– 1. Fair rent must be fixed for the
peasant and a steady revenue for the
treasury,
– 2. The land must be ruled by men
who were impartial and responsible
to himself,
– 3. The Muslim must live at peace
with the Hindu.
• Akbar strove during his lifetime to
achieve these 3 things. He showed
tolerance to Hindu scholars and
women.
• By 1650, the Mughal empire had
expanded farther North and South.
Mughal Art
• The Mughal Empire and the Great Mughals will always
be remembered as a great influence on the artistic and
cultural life of India. Their architectural style can still
be seen today such as the Taj Mahal built by Shah
Jehan and the buildings at Fatehpur Sikri.
• The remarkable flowering of art and architecture under
the Mughal Empire is due to several factors.
– The empire provided a secure framework within which
artistic genius could flourish. Both Hindu and Muslim
artists collaborated to produce some of the best Indian art.
– The empire commanded wealth and resources that were
unparalleled in Indian history.
– The Mughal emperors were themselves patrons of art
whose intellectual ideas and cultural outlook were
expressed in the architecture.
Summary: The Dynasty of the Great Mughals in India
•1526-1530
Babur’s victory at Panipat in 1526 established the
Mughal Empire and ended the reign of the Delhi
Sultanate. The rise of the great Mughal Dynasty in
India began with Babur.
•1530-1556
Humayun succeeded his father Babur and became
emperor. He was defeated and dislodged by
insurrections of nobles from the old Lodi regime. In
1540, the Mughal domain came under control of
Farid Khan Sur (Shir Shah Sur). Humayun died at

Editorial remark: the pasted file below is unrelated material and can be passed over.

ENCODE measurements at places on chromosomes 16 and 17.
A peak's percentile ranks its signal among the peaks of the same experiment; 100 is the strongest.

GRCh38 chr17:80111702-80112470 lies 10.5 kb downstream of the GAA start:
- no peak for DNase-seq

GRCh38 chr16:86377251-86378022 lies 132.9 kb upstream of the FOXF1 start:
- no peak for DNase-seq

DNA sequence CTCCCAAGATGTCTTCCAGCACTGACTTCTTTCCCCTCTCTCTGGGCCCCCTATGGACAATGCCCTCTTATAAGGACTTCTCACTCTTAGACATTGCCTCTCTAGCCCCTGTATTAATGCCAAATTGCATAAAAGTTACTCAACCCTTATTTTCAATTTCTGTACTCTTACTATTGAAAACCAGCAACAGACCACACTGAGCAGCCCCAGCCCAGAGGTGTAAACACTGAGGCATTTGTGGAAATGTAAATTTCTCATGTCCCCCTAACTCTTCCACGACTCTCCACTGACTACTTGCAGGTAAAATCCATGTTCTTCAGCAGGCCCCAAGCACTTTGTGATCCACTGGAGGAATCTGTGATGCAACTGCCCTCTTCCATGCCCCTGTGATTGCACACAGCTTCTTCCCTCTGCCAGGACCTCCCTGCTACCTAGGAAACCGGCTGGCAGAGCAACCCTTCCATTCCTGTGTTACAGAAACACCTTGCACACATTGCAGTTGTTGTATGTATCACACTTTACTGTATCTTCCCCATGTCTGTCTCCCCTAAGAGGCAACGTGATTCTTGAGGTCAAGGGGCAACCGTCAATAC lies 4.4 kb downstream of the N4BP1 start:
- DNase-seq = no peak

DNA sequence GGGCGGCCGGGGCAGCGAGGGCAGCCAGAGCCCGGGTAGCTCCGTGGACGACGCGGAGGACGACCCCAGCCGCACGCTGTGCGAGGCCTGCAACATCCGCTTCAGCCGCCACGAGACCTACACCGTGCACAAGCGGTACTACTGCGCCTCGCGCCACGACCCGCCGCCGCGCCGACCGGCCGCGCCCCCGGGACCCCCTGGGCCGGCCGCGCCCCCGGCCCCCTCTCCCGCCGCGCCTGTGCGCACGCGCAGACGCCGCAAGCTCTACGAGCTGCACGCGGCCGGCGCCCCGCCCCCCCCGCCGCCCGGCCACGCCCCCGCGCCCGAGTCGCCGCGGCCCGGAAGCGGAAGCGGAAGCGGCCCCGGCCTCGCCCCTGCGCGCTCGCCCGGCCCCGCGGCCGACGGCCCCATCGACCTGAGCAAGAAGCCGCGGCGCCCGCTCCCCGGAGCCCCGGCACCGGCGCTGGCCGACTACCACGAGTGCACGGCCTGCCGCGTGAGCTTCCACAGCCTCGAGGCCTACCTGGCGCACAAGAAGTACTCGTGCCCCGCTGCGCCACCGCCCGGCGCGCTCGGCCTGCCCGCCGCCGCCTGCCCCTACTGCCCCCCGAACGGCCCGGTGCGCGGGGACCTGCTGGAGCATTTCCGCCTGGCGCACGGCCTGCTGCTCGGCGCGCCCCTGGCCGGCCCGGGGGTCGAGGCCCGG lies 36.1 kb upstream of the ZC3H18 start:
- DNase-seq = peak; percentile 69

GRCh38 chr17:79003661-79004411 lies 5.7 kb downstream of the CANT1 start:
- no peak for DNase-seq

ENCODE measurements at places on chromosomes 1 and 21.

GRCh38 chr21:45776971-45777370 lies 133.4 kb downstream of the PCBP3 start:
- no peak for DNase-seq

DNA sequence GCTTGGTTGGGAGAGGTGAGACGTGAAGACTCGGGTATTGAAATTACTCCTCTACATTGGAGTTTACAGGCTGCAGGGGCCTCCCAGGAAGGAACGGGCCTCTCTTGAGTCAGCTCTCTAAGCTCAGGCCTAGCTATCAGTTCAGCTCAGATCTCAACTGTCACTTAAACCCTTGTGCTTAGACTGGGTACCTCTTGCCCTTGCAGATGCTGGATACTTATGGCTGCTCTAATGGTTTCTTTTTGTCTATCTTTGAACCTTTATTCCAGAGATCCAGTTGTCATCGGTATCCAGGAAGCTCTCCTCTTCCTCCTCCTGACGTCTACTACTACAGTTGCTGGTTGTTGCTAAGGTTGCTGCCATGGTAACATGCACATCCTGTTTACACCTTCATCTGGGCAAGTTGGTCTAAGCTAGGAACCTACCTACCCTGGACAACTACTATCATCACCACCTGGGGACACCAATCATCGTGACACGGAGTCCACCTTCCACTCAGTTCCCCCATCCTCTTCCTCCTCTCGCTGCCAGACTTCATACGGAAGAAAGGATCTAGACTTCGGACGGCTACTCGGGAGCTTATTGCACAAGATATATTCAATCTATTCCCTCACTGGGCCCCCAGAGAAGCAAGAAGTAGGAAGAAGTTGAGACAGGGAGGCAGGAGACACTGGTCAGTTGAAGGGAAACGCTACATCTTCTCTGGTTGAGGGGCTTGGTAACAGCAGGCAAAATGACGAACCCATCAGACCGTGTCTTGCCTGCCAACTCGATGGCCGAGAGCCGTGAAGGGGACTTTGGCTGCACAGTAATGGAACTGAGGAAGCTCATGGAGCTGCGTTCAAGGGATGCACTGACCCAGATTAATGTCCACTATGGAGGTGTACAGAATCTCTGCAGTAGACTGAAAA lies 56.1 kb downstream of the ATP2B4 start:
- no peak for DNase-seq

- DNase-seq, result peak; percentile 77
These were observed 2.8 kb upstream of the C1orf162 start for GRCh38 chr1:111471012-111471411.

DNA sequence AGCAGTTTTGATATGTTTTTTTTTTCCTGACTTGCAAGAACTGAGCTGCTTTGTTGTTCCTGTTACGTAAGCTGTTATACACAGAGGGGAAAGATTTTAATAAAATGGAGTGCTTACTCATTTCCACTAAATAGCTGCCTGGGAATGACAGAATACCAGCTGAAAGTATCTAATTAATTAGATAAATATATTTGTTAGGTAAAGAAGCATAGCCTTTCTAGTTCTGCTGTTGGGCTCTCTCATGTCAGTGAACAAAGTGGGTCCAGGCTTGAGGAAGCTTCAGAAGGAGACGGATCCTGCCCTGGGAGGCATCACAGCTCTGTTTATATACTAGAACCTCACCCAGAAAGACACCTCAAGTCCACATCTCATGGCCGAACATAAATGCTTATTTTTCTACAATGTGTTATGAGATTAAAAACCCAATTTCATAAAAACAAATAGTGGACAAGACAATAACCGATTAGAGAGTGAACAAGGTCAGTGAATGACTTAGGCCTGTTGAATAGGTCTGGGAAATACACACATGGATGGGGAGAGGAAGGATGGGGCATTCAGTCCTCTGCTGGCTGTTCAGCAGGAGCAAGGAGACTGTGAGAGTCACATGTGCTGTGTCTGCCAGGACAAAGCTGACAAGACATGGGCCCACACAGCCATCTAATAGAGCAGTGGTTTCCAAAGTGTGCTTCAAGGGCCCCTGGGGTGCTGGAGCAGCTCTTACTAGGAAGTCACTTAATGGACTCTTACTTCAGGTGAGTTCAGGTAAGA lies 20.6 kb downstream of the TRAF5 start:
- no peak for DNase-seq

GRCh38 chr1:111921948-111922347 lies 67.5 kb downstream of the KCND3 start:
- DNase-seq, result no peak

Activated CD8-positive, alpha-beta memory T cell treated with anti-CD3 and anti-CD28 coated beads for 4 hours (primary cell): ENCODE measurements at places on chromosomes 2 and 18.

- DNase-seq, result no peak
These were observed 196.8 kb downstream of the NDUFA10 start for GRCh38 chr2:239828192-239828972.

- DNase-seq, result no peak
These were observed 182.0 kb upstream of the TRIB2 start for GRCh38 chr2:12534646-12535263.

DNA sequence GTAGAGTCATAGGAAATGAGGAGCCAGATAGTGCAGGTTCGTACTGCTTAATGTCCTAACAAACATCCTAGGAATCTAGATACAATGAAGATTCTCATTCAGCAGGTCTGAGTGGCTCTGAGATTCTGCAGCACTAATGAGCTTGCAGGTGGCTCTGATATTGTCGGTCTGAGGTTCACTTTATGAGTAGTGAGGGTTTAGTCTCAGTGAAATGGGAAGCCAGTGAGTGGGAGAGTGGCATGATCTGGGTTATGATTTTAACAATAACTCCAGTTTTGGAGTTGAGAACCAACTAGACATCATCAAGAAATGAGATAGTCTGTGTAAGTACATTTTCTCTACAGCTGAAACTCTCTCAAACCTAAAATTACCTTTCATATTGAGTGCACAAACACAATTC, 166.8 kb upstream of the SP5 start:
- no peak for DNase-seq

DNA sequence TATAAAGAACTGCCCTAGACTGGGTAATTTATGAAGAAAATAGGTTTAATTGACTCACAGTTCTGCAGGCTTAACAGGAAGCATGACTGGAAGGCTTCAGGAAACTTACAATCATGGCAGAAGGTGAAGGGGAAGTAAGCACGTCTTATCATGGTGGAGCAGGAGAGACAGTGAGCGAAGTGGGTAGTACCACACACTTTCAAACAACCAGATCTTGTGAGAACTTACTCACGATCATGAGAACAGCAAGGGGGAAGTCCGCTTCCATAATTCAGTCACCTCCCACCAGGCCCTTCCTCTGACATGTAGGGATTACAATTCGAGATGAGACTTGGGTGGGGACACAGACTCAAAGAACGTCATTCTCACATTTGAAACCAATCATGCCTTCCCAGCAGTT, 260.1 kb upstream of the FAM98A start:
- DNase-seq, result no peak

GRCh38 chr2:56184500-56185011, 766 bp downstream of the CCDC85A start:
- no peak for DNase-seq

the age of 48 when he fell down the steps of his
library.
•1556-1605
Akbar, the most sophisticated Mughal commander
and leader, was only 14 years of age when he
succeeded his father Humayun. Under Akbar's
reign, Muslims and Hindu’s received the same
respect.
Summary: The Dynasty of the Great Mughals in India
• 1605-1628
• 1628-1658
• 1659-1707
• 1857
Jehangir succeeded his father, Akbar.
Prince Khurram was 35 years old when he ascended the
throne as Shah Jehan, King of the World.
In the summer of 1659, Aurangzeb held a coronation in
the Red Fort where he assumed the title of Alamgir
(World Conqueror). After a bitter struggle with his
two brothers, Aurangzeb was the victor who took the
throne.
Bahadur Shah II, the last Mughal emperor, was deposed
in 1858. India was brought under the direct rule of the
British Crown. This brought the end of the Mughal
Empire.
Works Cited
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*http://asnic.utexas.edu/asnic/cas/faculty/Pages/mughal1.html.
http://k12bilkent.edu.tr/edweb.gsn.org/india.htm.
*http://www.islamicart.com/pages/empires/india/preface.htm.
*http://www.sscnet.ucla.edu/southasia/Culture/Archit/Mugarch.htm.
“The Mughal Empire, 1526-1707.” The Cambridge Encyclopedia of
India. Ed. Fancis Robinson. New York: Cambridge UP, 1989.
Moreland, W.H. and Atul Chandra Chatterjee. A Short History of
India. 4th ed. New York: David McKay Co., 1957
Wallbank, T. Walter. India: a survey of the heritage and growth of
Indian nationalism. New York: Henry Holt and Co., 1948.
Welch, Stuart C. The Art of Mughal India. Japan: Book Craft Inc., 1963.
Wolpert, Stanley. India. Englewood Cliffs: Prentice Hall, Inc., 1965.
Wolpert, Stanley. India. Berkley: University of California Press, 1991.
Woodruff, Philip. The Men Who Ruled India. New York: Schocken Books,
1953.
*denotes sources from which pictures were obtained with descriptions